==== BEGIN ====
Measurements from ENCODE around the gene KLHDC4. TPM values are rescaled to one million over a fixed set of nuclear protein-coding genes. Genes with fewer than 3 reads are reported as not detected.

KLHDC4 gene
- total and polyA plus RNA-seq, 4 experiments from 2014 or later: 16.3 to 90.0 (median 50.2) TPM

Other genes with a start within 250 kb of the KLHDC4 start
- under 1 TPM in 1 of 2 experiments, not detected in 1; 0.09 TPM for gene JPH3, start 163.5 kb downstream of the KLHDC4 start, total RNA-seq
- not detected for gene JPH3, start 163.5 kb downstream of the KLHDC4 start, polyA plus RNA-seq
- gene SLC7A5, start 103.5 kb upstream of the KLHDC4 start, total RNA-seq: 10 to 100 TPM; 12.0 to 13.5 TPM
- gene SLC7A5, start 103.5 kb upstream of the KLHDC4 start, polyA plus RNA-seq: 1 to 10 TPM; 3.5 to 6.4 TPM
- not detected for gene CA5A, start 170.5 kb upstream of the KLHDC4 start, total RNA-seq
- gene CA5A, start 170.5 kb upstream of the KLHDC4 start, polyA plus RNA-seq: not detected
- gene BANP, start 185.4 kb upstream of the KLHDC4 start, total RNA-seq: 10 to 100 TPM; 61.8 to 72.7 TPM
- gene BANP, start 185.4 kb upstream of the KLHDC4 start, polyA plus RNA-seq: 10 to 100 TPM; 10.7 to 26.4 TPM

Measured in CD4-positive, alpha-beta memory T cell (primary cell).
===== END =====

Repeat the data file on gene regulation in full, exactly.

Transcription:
Measurements from ENCODE around the gene KLHDC4. TPM values are rescaled to one million over a fixed set of nuclear protein-coding genes. Genes with fewer than 3 reads are reported as not detected.

KLHDC4 gene
- total and polyA plus RNA-seq, 4 experiments from 2014 or later: 16.3 to 90.0 (median 50.2) TPM

Other genes with a start within 250 kb of the KLHDC4 start
- under 1 TPM in 1 of 2 experiments, not detected in 1; 0.09 TPM for gene JPH3, start 163.5 kb downstream of the KLHDC4 start, total RNA-seq
- not detected for gene JPH3, start 163.5 kb downstream of the KLHDC4 start, polyA plus RNA-seq
- gene SLC7A5, start 103.5 kb upstream of the KLHDC4 start, total RNA-seq: 10 to 100 TPM; 12.0 to 13.5 TPM
- gene SLC7A5, start 103.5 kb upstream of the KLHDC4 start, polyA plus RNA-seq: 1 to 10 TPM; 3.5 to 6.4 TPM
- not detected for gene CA5A, start 170.5 kb upstream of the KLHDC4 start, total RNA-seq
- gene CA5A, start 170.5 kb upstream of the KLHDC4 start, polyA plus RNA-seq: not detected
- gene BANP, start 185.4 kb upstream of the KLHDC4 start, total RNA-seq: 10 to 100 TPM; 61.8 to 72.7 TPM
- gene BANP, start 185.4 kb upstream of the KLHDC4 start, polyA plus RNA-seq: 10 to 100 TPM; 10.7 to 26.4 TPM

Measured in CD4-positive, alpha-beta memory T cell (primary cell).